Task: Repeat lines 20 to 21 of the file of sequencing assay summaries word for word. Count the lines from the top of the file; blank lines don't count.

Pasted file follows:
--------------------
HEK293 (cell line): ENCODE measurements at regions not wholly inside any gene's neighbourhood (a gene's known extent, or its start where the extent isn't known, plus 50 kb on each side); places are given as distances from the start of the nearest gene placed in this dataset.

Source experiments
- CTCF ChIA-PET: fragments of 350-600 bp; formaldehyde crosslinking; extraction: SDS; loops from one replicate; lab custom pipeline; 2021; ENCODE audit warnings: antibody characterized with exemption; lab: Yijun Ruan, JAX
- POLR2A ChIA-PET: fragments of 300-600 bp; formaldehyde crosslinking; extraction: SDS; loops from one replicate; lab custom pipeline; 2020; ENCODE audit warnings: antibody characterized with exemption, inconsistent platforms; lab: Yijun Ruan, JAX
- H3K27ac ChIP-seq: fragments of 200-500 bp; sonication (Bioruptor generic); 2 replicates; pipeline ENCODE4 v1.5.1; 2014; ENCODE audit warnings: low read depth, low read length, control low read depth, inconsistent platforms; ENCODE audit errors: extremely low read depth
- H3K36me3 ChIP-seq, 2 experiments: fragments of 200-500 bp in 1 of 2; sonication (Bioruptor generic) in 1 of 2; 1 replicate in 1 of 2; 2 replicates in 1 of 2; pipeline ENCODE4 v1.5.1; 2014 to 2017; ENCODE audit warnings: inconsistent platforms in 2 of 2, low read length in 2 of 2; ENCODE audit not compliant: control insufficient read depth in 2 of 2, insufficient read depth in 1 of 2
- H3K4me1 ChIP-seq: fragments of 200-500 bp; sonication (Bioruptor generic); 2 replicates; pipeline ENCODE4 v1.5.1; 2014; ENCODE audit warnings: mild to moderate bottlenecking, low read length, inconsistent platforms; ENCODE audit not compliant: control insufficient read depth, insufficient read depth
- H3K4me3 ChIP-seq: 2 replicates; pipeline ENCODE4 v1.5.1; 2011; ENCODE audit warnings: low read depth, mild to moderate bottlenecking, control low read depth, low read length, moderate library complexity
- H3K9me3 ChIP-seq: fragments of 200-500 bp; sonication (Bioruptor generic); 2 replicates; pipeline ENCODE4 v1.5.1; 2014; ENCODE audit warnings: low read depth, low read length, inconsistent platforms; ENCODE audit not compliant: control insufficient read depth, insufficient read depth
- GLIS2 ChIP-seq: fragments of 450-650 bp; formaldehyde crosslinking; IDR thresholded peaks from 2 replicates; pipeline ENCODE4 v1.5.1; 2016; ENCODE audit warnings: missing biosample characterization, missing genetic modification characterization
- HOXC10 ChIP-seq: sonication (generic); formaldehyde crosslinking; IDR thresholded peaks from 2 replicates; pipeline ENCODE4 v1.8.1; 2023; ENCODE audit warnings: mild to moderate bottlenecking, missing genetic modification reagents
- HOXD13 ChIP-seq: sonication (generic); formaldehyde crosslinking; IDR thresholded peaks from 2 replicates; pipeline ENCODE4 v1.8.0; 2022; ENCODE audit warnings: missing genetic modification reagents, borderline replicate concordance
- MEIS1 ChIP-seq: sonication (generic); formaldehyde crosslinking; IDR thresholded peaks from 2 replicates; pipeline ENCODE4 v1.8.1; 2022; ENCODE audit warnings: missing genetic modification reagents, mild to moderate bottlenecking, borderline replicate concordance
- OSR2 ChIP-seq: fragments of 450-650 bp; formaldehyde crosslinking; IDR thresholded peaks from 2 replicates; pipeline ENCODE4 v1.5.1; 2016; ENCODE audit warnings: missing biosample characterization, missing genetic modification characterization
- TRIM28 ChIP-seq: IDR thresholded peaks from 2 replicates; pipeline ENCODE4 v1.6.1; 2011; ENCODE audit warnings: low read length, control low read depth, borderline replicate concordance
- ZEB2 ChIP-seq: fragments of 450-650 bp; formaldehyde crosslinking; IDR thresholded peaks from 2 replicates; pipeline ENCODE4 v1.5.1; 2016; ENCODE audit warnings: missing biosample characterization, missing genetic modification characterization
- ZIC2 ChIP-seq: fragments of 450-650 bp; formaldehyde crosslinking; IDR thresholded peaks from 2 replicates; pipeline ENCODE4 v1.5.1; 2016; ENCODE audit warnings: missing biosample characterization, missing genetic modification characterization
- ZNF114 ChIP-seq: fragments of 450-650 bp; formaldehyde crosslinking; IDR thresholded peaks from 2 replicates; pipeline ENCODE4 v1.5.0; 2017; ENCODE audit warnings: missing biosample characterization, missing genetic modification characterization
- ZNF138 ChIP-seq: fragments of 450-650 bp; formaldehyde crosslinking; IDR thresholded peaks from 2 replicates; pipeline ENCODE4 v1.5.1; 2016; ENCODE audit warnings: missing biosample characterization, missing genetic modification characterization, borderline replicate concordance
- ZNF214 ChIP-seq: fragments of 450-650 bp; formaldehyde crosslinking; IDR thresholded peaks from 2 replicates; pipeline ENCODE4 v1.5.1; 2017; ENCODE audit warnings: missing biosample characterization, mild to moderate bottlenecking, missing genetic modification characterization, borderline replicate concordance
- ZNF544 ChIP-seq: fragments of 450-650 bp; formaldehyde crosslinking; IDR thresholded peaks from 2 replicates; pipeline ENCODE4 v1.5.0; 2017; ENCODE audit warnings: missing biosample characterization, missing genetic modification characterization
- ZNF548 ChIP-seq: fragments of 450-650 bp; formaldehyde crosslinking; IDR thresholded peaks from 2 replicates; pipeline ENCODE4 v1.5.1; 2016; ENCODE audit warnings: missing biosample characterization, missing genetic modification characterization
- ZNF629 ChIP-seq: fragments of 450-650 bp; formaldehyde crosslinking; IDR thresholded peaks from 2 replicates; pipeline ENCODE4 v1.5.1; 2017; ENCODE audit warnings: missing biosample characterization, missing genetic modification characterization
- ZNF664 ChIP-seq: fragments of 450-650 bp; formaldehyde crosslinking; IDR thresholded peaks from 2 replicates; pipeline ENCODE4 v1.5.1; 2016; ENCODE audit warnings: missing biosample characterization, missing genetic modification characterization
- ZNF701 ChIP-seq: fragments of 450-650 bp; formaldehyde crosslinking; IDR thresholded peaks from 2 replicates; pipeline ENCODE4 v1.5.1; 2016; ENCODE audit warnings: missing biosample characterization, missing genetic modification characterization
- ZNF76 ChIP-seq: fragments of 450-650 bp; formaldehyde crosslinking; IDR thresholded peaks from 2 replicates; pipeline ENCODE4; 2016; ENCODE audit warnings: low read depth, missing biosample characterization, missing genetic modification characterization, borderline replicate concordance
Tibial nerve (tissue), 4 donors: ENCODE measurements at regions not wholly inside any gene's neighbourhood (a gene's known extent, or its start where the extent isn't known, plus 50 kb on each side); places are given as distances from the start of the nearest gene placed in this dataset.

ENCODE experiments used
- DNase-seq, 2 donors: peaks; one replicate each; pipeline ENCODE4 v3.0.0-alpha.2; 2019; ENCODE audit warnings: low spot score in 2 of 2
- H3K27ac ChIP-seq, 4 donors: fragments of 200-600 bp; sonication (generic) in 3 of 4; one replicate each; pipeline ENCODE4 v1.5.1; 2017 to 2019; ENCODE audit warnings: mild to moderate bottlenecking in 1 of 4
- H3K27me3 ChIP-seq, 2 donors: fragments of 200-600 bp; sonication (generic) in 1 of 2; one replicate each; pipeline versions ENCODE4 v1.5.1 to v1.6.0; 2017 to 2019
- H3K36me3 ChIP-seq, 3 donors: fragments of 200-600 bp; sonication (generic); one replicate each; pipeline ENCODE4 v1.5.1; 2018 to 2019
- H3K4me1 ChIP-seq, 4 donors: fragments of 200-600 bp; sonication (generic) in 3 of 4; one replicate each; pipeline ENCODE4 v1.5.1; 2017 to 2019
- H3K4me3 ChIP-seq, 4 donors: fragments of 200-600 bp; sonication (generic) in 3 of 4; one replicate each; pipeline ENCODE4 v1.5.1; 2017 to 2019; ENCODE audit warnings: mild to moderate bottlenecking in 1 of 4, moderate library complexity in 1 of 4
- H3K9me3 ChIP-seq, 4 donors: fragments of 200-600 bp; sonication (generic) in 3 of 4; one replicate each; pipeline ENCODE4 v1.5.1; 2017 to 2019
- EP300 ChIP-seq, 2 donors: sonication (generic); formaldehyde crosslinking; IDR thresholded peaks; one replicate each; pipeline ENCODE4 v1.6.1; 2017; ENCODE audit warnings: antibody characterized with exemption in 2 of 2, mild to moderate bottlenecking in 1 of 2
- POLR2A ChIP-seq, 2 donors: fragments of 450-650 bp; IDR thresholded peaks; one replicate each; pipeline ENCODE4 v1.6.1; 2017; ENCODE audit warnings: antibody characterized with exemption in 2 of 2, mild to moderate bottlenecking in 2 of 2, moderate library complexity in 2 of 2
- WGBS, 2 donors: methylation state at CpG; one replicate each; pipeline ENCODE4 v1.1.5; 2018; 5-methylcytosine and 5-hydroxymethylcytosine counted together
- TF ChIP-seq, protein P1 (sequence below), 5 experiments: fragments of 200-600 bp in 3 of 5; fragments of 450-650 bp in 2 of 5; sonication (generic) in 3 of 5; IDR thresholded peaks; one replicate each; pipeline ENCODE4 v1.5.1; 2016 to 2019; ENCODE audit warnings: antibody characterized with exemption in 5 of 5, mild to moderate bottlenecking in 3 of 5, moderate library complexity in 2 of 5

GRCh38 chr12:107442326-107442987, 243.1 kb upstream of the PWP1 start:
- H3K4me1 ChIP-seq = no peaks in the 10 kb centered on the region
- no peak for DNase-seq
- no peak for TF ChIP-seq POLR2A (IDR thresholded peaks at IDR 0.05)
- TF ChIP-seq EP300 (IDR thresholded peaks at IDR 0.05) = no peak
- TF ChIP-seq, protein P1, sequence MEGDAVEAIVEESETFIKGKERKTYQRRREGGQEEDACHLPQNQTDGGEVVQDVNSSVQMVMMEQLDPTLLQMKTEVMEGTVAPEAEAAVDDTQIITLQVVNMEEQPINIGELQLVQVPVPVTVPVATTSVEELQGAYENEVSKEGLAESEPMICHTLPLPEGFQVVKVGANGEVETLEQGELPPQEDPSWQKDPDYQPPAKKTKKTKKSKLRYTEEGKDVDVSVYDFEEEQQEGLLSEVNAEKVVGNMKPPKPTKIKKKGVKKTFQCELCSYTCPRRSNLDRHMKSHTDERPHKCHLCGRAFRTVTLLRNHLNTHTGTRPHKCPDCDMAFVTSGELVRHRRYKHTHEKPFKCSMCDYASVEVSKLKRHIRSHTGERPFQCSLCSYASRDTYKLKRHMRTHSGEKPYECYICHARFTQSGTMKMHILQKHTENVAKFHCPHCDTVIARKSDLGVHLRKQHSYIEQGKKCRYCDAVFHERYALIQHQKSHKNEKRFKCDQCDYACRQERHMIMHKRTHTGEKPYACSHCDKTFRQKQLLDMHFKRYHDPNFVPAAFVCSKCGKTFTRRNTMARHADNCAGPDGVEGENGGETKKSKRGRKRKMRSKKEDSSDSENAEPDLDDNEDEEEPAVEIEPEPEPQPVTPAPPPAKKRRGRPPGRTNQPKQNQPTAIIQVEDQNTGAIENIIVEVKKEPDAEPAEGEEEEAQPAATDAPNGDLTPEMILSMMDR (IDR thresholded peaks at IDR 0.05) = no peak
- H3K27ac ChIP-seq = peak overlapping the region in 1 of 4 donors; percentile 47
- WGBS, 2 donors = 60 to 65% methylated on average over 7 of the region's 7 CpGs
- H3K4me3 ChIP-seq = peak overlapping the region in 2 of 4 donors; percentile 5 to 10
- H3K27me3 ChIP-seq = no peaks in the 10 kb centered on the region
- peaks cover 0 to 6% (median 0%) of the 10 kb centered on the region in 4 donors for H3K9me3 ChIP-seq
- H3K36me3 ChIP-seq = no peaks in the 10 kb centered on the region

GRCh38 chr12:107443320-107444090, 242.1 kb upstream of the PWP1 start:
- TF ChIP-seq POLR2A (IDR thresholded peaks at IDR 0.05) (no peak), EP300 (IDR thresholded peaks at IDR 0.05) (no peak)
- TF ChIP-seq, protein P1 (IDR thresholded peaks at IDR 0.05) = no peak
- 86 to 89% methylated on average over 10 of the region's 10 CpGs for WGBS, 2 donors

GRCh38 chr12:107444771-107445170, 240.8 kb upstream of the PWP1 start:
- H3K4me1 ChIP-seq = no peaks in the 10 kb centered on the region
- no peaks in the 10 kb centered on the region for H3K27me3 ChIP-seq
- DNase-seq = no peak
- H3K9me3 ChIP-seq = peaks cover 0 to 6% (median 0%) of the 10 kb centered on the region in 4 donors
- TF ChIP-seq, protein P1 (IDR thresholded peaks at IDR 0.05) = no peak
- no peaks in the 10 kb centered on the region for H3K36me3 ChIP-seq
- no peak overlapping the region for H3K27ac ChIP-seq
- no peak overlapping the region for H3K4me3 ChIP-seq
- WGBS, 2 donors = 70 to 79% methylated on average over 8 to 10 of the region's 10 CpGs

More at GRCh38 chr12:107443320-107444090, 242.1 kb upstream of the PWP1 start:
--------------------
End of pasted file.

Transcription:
- ZNF214 ChIP-seq: fragments of 450-650 bp; formaldehyde crosslinking; IDR thresholded peaks from 2 replicates; pipeline ENCODE4 v1.5.1; 2017; ENCODE audit warnings: missing biosample characterization, mild to moderate bottlenecking, missing genetic modification characterization, borderline replicate concordance
- ZNF544 ChIP-seq: fragments of 450-650 bp; formaldehyde crosslinking; IDR thresholded peaks from 2 replicates; pipeline ENCODE4 v1.5.0; 2017; ENCODE audit warnings: missing biosample characterization, missing genetic modification characterization